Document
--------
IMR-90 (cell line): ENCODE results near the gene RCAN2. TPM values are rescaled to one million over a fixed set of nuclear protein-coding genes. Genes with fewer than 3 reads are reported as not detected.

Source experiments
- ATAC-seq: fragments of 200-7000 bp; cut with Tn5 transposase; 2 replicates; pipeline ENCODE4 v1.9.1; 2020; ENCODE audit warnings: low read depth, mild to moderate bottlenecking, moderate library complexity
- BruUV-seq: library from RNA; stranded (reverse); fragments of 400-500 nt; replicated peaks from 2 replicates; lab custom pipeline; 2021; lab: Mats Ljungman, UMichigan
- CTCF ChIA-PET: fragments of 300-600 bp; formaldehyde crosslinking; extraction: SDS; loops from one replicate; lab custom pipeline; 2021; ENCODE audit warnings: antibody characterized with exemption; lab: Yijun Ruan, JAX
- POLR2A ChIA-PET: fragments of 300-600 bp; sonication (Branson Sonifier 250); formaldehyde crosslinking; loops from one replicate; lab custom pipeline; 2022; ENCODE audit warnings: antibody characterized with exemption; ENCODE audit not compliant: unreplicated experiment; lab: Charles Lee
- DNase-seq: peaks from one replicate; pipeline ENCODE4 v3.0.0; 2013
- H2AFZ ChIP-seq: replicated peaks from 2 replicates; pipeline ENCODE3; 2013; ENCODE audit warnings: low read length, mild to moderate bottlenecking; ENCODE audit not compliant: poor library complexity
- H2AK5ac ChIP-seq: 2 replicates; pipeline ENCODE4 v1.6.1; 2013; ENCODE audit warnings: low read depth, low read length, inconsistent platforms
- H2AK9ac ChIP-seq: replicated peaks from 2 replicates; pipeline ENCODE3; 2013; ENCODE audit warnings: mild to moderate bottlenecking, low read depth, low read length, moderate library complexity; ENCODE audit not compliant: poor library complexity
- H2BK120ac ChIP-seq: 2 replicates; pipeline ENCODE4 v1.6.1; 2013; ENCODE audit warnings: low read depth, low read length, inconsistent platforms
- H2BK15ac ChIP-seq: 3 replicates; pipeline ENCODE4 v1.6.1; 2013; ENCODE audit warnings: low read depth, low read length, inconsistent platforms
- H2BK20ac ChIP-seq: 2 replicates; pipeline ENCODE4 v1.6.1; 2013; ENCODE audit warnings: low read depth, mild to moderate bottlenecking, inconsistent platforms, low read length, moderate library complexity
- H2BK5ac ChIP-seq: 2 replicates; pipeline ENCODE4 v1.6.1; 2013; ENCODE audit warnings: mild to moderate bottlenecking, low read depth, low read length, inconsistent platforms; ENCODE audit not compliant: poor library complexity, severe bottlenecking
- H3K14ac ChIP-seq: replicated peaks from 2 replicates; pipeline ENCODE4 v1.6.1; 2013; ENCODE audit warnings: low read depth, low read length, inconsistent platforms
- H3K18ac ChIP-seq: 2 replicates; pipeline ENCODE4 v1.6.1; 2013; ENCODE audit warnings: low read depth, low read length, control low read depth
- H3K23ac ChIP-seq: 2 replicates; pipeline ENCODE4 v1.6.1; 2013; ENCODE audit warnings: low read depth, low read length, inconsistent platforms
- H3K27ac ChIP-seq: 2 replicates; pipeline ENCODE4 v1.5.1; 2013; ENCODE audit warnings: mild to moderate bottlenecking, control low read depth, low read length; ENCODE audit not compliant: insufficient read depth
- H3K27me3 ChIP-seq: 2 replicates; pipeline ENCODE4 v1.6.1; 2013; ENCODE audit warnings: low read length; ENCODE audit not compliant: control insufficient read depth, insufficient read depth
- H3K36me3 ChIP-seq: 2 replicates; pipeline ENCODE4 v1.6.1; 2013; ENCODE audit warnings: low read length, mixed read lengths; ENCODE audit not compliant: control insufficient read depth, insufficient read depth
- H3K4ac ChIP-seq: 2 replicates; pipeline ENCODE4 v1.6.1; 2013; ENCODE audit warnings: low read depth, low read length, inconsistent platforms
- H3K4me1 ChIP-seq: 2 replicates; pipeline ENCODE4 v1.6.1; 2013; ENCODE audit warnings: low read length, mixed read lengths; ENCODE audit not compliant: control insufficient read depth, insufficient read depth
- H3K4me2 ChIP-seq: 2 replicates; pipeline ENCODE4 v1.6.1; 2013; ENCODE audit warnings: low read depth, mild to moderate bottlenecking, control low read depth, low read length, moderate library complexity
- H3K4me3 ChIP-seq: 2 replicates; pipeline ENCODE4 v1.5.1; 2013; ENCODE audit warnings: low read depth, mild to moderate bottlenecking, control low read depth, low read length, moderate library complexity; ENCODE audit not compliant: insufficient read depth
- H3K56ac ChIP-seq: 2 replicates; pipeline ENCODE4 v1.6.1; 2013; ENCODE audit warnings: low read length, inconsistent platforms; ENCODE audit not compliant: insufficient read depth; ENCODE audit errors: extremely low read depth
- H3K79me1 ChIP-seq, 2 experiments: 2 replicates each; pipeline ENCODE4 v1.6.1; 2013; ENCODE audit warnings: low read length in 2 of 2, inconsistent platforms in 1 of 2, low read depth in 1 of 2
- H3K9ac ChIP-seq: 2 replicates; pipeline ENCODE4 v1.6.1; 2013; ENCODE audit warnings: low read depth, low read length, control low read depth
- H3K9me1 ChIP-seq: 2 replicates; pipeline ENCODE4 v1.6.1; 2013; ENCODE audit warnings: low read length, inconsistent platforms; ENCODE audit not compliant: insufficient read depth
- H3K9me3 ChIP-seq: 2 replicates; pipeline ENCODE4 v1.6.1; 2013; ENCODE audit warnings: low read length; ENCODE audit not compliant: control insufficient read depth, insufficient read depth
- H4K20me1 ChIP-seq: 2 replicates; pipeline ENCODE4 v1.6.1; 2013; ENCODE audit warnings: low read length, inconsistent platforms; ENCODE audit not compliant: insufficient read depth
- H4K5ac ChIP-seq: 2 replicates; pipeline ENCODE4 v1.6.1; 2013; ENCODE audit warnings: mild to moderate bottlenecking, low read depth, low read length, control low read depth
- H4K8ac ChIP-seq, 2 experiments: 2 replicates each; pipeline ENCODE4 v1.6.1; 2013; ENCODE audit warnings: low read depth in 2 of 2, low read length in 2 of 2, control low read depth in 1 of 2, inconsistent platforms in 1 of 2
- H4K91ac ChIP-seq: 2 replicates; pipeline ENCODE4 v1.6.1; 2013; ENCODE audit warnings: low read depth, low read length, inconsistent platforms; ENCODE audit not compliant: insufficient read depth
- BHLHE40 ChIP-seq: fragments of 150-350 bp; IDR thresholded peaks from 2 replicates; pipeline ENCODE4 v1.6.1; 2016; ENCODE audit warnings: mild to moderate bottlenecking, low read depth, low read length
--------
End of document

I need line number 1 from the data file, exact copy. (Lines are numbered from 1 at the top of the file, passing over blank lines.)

IMR-90 (cell line): ENCODE results near the gene RCAN2. TPM values are rescaled to one million over a fixed set of nuclear protein-coding genes. Genes with fewer than 3 reads are reported as not detected.